Relationships — everything you know you learn in your family. It matters what parents model; it matters what children see. Children learn through observing their family’s sense of right / wrong, ethics, what is good / bad and permissible. Children either repeat what they see or do the opposite. I tell my students, “in a few years you will leave your family and begin a home of your own where you make the rules.”
One of the most fascinating books I ever read (Hellhound On His Trail — The Stalking of Martin Luther King Jr. and the international hunt for his assassin by Hampton Sides) was a study of two men — One was from a family with a 100 year history of Godly Ministers, strong loving families and leadership, the other from a family with a 100 year history of crime, dysfunction, poverty of mind and spirit. Families tend to repeat their history unless something and / or someone breaks the cycle.
I remind them that now is the time they should look at their family (middle school — 3 generations / high school — 3 to 4 generations in 6 specific areas). They need to start by looking for patterns, and behaviors; and then determine what has been good for the family, what they agree with and what they want to continue (because it has been good for them etc.). They need to begin to identify what was / is hurtful and turn away from those things. If there is anger / frustration they feel for a parent, they need to deal with it (with counseling) before they begin their own family. If they do not work through their issues, they will drag the anger / frustration into their adult relationships / families.
If you hope to successfully marry someday, people need to address unresolved childhood issues. The number #1 childhood issue is: “I have issues with Dad or Mom or both of my parents.” Other issues can include:
A person tends to create an inner voice that says: “I’m mad, I haven’t forgotten and I’m not going to forgive, I had a rotten childhood, you are to blame.” They tend to play this memory / dialogue over and over in their head.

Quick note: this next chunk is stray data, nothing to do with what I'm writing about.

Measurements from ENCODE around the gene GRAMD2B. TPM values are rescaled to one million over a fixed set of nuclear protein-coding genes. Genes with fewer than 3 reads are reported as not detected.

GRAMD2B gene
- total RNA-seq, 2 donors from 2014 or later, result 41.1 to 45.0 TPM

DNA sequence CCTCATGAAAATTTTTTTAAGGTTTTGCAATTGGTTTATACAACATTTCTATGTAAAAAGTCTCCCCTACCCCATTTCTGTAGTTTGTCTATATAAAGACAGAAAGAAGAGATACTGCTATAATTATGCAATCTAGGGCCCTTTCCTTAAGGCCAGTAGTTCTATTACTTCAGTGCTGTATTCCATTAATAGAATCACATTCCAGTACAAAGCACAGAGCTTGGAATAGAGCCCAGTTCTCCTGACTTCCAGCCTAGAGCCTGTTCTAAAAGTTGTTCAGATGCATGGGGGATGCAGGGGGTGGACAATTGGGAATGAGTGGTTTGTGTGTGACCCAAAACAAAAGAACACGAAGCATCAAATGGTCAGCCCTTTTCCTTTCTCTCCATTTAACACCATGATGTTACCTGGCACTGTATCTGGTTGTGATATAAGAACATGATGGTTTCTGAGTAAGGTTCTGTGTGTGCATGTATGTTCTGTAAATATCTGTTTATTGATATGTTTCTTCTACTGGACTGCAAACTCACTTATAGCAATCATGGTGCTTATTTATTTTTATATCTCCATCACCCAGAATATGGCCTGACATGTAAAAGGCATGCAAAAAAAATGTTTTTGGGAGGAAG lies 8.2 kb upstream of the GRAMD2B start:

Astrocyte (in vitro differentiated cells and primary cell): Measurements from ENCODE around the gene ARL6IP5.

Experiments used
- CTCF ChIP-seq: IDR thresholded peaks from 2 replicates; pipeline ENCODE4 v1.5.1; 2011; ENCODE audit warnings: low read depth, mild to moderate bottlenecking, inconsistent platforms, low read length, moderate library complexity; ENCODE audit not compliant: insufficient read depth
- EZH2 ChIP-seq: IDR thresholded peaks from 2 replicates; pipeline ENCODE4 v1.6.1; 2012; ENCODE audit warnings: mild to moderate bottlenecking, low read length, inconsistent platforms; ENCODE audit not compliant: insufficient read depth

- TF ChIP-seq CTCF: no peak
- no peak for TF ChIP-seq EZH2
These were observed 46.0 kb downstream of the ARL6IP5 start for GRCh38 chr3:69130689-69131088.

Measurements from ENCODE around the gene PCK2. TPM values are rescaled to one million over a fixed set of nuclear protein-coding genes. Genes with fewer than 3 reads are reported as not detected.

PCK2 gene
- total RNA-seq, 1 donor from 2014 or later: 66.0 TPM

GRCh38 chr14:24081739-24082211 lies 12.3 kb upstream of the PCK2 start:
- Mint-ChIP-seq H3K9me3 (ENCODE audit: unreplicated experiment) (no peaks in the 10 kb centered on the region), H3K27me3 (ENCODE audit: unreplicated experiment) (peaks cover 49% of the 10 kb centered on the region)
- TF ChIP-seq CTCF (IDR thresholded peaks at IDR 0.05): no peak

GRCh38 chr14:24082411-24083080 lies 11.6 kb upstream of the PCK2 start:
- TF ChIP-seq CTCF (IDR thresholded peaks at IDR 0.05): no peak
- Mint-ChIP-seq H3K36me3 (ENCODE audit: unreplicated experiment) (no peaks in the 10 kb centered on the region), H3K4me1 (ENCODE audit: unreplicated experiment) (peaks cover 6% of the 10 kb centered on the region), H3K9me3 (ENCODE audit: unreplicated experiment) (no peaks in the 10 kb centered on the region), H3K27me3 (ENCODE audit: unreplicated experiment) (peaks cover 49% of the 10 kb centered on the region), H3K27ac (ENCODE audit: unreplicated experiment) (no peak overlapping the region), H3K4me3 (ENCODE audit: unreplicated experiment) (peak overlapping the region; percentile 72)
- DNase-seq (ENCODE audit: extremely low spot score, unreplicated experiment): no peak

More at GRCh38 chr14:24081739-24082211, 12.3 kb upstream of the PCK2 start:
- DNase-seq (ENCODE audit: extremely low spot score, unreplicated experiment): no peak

So what does that have to do with future adult relationships (girlfriend / boyfriend, fiancée / husband / wife)? Everything!!
Let’s look at a couple: When you get married / live together here is what happens. Here is the guy – let’s call him ED; and here is the girl – let’s call her JANE.
Jane is now in Dad’s place if that is now the person Ed is still angry with.
Jane gets nailed every time something triggers Ed’s frustration / anger and she has NO idea why Ed is so upset.
Meanwhile, Ed does not know why Jane does not shape up.
Jane is never going to win. She will never know why Ed over reacts / explodes, and he does not understand it either, but he is going to keep shoveling his anger in her direction until she breaks / leaves etc.
This is called misdirected anger. He / she is still mad at his / her (take your pick) MOM or DAD. His / her significant other for some reason is best suited to trigger all of his / her childhood wounds.
Andy Stanley explains this far better than I in Part 4 of his 4 part series New Rules of Love, Sex and Dating. You can watch the series or just part 4 for free online at: http://northpoint.org/messages/the-new-rules-for-love-sex-and-dating
The series consists of:
#1 — The Right Person Myth
#2 — Gentlemen’s Club
#3 — Designer Sex
#4 — If I Were You
I recommend this series to anyone with teenagers. Fathers particularly like this series.
Andy Stanley gives specific directions on how to handle this situation.
CALL TO ACTION!!
How are you able to get your students to recognize family history matters?
After your Students begin to see that family history matters, how can you assist them in developing plans that will keep them from repeating poor history and improve on positive experiences?
You might enjoy the Free Genogram (Family Tree) Lesson on TPT — Click on the button below:
You can also look at our blog article on the Family Tree — click on the button below: